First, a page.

- Weak calf muscles, flat arches, "overpronation" (feet that roll in when running), or "oversupination" (feet that roll out when running). Overpronation and oversupination make the lower leg rotate and put a twisting stress on the tendon.
- Exercising without warming up. Tight calf muscles or muscles that lack flexibility decrease a person's range of motion and put an extra strain on the tendon.
- Running or exercising on a hard or uneven surface or doing lunges or plyometrics without adequate training.
- A traumatic injury to the Achilles tendon.
How Can You Prevent Achilles Tendonitis?
Take these steps to reduce your risk of Achilles tendonitis:
- Stay in good shape year-round and try to keep your muscles as strong as they can be. Strong, flexible muscles work more efficiently and put less stress on your tendon.
- Increase the intensity and length of your exercise sessions gradually. This is especially important if you've been inactive for a while or you're new to a sport.
- Always warm up before you go for a run or play a sport. If your muscles are tight, your Achilles tendons have to work harder to compensate.
- Stretch it out. Stretch your legs, especially your calves, hamstrings, quadriceps, and thigh muscles — these muscles help stabilize your knee while running.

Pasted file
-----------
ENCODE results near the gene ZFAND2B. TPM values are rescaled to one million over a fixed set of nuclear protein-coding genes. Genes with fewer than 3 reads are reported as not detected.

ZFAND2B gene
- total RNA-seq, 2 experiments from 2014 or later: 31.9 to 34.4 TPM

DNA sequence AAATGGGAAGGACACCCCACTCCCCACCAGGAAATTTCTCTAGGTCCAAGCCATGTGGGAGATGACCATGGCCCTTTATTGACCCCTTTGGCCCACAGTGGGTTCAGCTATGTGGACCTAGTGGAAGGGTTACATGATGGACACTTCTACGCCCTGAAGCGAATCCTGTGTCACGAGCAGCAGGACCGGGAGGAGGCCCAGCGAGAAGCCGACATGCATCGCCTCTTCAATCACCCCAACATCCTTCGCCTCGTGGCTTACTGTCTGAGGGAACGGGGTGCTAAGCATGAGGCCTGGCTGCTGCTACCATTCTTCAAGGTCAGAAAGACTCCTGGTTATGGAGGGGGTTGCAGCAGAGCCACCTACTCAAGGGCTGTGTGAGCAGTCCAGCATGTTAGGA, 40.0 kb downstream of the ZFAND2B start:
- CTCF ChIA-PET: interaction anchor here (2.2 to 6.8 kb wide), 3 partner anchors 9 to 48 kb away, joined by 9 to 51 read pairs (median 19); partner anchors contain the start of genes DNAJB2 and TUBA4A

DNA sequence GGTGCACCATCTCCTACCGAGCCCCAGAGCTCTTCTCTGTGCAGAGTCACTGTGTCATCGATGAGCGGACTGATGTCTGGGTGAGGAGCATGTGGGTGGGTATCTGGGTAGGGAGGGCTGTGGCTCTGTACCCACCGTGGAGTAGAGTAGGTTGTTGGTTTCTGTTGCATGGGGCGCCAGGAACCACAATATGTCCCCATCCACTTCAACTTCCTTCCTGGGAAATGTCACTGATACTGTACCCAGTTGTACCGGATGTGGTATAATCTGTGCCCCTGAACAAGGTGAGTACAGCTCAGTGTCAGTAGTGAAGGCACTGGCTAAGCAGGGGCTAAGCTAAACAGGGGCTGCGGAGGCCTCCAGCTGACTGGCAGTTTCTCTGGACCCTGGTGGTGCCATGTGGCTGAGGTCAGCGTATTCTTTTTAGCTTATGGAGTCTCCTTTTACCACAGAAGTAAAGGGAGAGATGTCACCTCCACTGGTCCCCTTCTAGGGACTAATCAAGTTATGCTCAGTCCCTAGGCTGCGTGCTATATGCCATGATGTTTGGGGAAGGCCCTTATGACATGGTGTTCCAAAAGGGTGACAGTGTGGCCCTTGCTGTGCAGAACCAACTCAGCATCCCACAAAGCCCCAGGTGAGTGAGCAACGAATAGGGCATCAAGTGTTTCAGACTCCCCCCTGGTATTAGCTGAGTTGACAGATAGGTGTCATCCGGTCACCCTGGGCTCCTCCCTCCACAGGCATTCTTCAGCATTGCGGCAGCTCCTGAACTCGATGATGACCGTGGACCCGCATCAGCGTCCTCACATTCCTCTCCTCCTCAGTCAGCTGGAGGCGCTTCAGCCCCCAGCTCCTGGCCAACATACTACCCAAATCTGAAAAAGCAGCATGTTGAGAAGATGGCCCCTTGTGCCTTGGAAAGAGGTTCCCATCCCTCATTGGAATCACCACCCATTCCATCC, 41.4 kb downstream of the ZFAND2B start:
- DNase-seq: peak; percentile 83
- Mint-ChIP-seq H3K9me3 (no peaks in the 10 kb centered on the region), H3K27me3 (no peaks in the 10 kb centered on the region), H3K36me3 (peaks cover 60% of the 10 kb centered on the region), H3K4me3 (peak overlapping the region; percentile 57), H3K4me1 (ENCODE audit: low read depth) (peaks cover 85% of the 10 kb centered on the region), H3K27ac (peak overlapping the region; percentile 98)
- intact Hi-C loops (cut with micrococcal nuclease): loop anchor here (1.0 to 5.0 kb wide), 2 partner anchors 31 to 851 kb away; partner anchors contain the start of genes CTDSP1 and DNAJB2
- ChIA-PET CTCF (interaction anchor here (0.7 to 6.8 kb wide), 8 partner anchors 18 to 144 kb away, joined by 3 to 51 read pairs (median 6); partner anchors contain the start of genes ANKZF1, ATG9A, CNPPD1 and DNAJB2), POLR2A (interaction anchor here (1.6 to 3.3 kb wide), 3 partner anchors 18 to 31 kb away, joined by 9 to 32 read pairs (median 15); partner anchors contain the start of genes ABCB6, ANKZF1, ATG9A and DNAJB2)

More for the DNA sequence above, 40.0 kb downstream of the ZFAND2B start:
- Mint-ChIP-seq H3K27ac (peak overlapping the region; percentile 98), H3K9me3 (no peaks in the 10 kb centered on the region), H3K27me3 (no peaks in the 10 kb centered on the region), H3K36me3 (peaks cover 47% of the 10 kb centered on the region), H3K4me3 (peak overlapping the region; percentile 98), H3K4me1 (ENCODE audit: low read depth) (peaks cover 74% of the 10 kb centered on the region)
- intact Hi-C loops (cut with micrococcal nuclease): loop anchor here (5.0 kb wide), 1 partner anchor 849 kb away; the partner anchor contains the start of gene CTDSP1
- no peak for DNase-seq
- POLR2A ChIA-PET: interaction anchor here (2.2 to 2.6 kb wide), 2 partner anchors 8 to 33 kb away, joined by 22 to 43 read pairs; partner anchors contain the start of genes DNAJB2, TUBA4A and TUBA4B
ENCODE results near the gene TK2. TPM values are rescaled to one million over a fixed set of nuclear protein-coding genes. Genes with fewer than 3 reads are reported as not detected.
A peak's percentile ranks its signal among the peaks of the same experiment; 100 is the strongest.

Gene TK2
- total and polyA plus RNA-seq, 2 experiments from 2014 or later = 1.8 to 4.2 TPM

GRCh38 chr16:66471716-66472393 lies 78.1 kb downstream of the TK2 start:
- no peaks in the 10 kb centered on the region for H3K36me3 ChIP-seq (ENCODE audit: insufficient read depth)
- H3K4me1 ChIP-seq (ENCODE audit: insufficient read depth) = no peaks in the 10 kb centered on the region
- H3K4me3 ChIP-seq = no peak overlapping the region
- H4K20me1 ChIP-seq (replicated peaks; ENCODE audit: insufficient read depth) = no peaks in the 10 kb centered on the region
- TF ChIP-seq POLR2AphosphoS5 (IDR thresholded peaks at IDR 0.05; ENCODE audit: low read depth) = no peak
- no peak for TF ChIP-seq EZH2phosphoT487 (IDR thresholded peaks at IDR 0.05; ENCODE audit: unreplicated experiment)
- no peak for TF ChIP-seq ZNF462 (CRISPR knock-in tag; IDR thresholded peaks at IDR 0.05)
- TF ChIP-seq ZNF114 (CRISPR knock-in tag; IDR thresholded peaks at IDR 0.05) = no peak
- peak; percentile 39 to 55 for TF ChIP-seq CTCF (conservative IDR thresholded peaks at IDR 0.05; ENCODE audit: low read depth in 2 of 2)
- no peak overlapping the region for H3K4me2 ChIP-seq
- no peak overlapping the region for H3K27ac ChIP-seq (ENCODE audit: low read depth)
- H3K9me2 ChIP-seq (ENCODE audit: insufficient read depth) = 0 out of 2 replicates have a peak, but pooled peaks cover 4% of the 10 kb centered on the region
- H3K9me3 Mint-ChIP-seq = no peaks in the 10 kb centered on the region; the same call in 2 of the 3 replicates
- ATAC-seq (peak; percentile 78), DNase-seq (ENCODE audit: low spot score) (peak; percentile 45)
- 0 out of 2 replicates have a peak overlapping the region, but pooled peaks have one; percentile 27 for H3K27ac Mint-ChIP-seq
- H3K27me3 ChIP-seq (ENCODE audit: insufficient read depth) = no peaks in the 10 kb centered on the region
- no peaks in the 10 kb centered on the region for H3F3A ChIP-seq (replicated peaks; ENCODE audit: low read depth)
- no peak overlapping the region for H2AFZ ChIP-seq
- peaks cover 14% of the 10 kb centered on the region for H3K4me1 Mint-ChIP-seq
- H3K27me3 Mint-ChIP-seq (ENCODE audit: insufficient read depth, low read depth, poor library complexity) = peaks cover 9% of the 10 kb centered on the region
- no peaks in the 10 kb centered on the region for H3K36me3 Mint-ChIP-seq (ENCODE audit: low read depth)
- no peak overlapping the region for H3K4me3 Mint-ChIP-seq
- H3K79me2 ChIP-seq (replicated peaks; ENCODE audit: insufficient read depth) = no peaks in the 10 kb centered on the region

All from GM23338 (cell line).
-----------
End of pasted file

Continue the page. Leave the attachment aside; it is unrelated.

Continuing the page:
- Get shoes that fit properly and are designed for your sport. If you're a jogger, go to a running specialty store and have a trained professional help you select shoes that match your foot type and offer plenty of support. Replace your shoes before they become worn out.
- Try to run on softer surfaces like grass, dirt trails, or synthetic tracks. Hard surfaces like concrete or asphalt can put extra pressure on the joints. Also avoid running up or down hills as much as possible.
- Vary your exercise routine. Work different muscle groups to keep yourself in good overall shape and keep individual muscles from getting overused.
- If you notice any symptoms of Achilles tendonitis, stop running or doing activities that put stress on your feet. Wait until all the pain is gone or you have been cleared to start participating again by a doctor.